MANILA – The claim of a former hitman for long-time Davao City mayor and now President Rodrigo Duterte is a serious one that must be looked into, an international human rights organization said.
New York-based Human Rights Watch was alarmed by Edgar Matobato’s testimony, saying the Philippine government should invite an independent investigation involving the United Nations (UN).
“The detailed testimony from a ‘death squad’ member that then-Mayor Duterte was personally involved in killings and ordered others are very serious allegations that require an independent investigation,” said Brad Adams, Asia director at Human Rights Watch.
“President Duterte can’t be expected to investigate himself, so it is crucial that the United Nations is called in to lead such an effort. Otherwise, Filipinos may never know if the president was directly responsible for extrajudicial killings.”
Matobato had no qualms narrating during a Senate Justice and Human Rights Committee hearing yesterday what he claimed was his role as member of the Davao Death Squad (DDS), an alleged group long rumored to be used by Duterte in going after criminals and even enemies.
READ: 'Davao Death Squad composed of cops, rebel returnees'
“Ang trabaho namin ay pumapatay ng mga kriminal tulad ng drug pusher, rapist, snatcher. Ganyan ang pinapatay namin araw-araw,” he said.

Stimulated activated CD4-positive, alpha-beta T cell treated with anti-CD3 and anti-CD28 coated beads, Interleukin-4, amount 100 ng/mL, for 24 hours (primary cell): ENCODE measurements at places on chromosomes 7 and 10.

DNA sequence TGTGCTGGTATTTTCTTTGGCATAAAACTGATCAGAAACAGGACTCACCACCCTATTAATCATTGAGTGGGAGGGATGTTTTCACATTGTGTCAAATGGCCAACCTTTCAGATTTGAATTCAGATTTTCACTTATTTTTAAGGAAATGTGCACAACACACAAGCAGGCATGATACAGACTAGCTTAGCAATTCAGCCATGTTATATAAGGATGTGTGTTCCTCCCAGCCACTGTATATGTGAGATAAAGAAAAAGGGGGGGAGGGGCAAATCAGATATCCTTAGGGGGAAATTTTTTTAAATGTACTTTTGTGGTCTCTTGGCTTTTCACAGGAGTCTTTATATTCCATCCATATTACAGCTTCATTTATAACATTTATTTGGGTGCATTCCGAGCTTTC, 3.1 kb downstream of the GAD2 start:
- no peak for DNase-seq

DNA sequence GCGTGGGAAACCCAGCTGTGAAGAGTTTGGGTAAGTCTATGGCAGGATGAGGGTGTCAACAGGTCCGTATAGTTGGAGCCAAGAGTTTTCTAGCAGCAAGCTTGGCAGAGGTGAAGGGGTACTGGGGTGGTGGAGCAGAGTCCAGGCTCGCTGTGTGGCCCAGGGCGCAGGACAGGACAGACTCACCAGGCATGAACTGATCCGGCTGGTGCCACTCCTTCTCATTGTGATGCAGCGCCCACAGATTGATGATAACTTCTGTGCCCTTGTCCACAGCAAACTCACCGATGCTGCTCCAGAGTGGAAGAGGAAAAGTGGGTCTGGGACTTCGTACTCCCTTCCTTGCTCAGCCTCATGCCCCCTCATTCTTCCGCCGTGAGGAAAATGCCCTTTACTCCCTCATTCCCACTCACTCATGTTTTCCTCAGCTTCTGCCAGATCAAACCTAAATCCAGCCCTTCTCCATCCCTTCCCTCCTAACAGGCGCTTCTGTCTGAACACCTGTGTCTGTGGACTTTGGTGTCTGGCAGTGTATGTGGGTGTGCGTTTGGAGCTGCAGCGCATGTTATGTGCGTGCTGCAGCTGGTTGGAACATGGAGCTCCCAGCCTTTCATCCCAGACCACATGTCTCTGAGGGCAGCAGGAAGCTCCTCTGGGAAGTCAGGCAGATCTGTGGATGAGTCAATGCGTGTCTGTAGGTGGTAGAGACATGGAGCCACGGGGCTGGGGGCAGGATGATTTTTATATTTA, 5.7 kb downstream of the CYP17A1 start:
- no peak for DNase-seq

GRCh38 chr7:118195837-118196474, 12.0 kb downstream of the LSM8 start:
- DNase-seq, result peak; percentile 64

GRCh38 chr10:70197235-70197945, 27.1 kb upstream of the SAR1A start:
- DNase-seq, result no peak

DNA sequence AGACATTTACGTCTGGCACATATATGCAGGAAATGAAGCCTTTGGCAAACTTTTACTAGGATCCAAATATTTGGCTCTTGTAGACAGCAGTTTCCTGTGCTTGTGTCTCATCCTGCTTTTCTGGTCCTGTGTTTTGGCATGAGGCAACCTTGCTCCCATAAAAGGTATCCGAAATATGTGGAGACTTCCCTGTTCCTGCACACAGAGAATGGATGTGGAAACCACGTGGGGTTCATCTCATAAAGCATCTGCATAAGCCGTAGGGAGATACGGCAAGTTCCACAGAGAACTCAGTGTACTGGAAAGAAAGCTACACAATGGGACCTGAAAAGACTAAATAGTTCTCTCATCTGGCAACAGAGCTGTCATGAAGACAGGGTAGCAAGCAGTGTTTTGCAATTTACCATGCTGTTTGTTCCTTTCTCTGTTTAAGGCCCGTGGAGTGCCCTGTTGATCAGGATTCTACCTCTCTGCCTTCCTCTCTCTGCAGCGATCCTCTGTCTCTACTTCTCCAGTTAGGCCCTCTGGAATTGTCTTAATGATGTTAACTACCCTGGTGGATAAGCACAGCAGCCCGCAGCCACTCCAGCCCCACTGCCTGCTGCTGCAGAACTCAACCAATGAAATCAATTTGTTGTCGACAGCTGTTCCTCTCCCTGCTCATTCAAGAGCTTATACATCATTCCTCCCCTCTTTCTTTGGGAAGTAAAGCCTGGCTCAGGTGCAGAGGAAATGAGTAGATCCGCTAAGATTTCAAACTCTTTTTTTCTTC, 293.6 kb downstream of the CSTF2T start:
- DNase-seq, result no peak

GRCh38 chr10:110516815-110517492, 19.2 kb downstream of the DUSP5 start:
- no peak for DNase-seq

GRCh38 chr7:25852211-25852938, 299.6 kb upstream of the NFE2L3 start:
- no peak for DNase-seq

(Our primary task was to kill criminals such as drug pushers, rapists, and snatchers. Those were the kinds of people we killed everyday.)
"Hindi pumapayag ang opisyal na ordinary lang ang pagkamatay, kasi para silang mga sadista. Kailangan putul-putulin ang mga katawan."
(Our bosses were not satisfied with ordinary killings. They were sadists. They wanted the bodies chopped up.)
Duterte has had a series of run-ins with the UN, including a rapporteur and its secretary-general Ban Ki-moon. The UN officials called out Duterte for the rising death toll in his war on drugs.
Duterte is displeased with being lectured about human rights by foreign actors, saying this is a form of meddling in domestic affairs.
MAP, CHARTS: The Death Toll of the War on Drugs